February 8, 1932, Vincent Coll and his unidentified bodyguard took a short stroll from the Cornish Arms, where Coll was staying to the London Chemist drugstore, both on West 23rd Street, with the two men wanting to make phone calls. Coll walked into one of the booths while the bodyguard walked into the other.

The bodyguard only made a brief call and left the booth to sit at the counter by the Soda fountain waiting for his boss. Four other people were also in the drugstore. Dr. Leo J. Latz was standing at the counter, while the pharmacy clerk, Jean Scott was filling a prescription. The other clerk Morris Kernowitz, was helping the only store customer Margaret “Peggy” Bonner.

After Coll had been on the phone for at least 10 minutes, a black sedan pulled up in front of the store and three men stepped out. Two of the men remained outside by the front door keeping guard, while the third man calmly walked inside armed with a machine gun. He looked at the bodyguard, and nodded his head for him to leave. The gunman pointed the gun at the four remaining people and softly said “keep cool now and ya won’t get hurt” as he walked quickly to the phone booth.

The roar of the machine gun echoed as the bullets tore through the phone booth, cutting Vincent Coll down. When the gunman saw Coll slumped down inside, he quickly left the drugstore, jumped into the waiting car with the two other man and sped away.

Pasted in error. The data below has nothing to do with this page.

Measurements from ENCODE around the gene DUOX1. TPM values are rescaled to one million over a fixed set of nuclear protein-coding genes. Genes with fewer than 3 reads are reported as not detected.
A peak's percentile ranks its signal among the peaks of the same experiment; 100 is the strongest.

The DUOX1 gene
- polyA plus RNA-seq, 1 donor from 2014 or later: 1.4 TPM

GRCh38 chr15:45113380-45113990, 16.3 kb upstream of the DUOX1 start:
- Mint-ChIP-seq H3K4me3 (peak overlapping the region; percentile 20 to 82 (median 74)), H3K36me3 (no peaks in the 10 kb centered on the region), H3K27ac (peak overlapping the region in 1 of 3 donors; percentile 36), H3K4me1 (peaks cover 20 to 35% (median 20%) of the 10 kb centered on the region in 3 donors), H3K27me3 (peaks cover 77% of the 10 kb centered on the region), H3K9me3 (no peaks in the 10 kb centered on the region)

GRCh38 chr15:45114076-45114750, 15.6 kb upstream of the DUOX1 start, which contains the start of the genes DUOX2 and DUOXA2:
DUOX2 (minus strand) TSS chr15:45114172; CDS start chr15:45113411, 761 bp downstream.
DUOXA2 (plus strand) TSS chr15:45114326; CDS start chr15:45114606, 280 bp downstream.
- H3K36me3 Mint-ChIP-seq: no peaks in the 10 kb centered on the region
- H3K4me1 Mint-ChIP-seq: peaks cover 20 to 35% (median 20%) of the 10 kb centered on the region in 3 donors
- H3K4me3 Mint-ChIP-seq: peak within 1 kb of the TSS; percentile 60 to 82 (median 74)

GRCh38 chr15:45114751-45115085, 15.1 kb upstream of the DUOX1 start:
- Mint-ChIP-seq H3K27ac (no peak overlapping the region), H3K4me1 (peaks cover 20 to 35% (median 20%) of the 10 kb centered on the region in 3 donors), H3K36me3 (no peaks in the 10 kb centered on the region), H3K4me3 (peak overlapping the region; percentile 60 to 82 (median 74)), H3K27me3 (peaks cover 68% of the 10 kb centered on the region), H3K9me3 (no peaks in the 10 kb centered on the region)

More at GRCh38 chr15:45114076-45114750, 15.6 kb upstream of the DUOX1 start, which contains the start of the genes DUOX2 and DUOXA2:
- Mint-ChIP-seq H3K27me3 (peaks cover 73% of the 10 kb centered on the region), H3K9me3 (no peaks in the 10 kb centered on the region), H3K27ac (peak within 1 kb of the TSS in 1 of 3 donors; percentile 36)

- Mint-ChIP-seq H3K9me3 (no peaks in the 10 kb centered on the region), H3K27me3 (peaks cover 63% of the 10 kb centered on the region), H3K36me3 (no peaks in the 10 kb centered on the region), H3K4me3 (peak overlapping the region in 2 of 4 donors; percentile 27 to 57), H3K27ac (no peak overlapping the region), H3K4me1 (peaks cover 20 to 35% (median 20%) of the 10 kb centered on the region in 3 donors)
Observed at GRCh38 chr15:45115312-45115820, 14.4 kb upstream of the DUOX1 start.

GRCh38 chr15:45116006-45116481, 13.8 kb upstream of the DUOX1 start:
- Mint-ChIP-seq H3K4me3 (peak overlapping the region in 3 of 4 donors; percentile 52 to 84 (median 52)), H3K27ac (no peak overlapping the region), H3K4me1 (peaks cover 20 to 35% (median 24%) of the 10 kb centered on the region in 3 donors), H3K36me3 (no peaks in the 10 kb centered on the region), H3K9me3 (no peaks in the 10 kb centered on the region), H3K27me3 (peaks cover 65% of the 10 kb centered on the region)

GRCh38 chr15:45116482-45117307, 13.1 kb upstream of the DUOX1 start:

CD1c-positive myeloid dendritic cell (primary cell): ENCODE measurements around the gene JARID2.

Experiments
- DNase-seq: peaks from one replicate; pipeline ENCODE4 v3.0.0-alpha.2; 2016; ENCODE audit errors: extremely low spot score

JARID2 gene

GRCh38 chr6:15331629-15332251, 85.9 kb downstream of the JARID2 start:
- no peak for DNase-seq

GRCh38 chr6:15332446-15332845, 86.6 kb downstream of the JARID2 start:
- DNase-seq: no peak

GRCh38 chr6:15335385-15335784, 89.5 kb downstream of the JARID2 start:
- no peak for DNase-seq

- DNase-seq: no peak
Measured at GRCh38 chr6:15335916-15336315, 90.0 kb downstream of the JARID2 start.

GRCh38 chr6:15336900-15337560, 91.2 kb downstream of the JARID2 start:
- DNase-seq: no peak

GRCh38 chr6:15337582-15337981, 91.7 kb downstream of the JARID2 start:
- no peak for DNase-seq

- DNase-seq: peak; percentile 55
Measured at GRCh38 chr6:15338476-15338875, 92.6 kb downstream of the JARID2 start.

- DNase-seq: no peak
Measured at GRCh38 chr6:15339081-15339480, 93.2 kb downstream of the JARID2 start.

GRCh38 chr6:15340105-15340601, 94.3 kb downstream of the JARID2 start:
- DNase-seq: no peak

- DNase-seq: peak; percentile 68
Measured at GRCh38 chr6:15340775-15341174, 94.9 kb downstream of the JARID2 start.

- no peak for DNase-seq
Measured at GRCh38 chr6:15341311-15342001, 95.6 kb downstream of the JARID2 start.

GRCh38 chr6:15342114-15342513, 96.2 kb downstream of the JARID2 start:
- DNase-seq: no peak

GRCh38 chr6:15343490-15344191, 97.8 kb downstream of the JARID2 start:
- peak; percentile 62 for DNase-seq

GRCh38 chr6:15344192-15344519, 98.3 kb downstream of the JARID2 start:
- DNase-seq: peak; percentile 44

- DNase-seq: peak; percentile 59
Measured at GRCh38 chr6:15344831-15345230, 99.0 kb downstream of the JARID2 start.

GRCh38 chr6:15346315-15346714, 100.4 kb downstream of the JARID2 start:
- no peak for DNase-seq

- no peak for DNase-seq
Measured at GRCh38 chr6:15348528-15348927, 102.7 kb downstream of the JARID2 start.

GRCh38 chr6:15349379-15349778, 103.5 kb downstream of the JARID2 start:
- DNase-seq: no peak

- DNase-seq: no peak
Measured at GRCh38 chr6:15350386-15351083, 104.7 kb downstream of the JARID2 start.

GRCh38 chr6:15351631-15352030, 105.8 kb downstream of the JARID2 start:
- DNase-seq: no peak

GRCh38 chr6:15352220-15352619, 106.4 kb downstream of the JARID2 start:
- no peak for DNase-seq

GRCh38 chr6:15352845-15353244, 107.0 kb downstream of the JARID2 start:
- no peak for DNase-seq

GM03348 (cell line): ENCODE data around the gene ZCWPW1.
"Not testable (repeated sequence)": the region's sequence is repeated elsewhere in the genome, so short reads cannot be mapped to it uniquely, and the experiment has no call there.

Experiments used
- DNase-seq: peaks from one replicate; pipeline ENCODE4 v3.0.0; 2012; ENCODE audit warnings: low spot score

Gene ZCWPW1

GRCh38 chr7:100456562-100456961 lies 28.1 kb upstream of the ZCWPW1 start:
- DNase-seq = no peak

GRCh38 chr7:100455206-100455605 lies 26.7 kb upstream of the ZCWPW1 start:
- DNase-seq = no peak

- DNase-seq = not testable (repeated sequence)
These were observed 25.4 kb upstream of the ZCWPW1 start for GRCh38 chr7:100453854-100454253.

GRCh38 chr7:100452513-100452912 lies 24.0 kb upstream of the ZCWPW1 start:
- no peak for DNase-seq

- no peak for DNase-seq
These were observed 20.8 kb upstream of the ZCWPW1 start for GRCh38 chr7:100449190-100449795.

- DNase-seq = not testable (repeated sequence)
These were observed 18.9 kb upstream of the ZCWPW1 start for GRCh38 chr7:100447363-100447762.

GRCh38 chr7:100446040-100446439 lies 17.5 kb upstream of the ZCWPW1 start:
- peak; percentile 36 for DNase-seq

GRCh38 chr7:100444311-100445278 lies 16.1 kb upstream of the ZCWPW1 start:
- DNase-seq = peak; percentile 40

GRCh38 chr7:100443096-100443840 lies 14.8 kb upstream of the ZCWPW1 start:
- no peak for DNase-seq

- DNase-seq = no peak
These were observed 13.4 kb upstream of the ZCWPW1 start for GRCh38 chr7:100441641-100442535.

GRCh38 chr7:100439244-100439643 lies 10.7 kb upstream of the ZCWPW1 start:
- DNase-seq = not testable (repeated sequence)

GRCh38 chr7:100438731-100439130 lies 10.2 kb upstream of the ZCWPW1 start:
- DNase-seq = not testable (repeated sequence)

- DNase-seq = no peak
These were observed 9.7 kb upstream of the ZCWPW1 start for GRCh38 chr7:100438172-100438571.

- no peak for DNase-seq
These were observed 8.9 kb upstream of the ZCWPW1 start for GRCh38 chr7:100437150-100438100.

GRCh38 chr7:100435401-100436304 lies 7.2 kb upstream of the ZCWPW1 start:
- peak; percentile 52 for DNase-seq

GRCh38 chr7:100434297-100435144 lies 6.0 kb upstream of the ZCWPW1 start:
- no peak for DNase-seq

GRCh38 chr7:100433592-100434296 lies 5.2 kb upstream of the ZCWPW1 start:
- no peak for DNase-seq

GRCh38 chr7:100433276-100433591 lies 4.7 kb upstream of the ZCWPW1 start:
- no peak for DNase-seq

Patrolman James Sherlock, who heard the shots fired and watched the car pull away, jumped onto the running boards of a taxi and told the driver to follow. Within no time, both cars were speeding over 65 miles per hour, as the patrolman fired a few shots.

After chasing the car for at least 30 blocks, the getaway car manger to pull away and escape. Coll’s body was removed from the drugstore and taken to the morgue where 15 bullets were removed from Coll’s body, more simply passed straight through him. Vincent

Vincent Coll was buried next to his brother Peter at Saint Raymond’s Cemetery in the Bronx. Dutch Schultz sent a floral wreath bearing a banner with the message, “From the boys”. The shooter and his associates have never been identified, another gangland mystery fueled by speculation to this very day and beyond.

Nev Morgan

Freelance Writer / Organized Crime Historian / True Crime / NYC Prohibition Era

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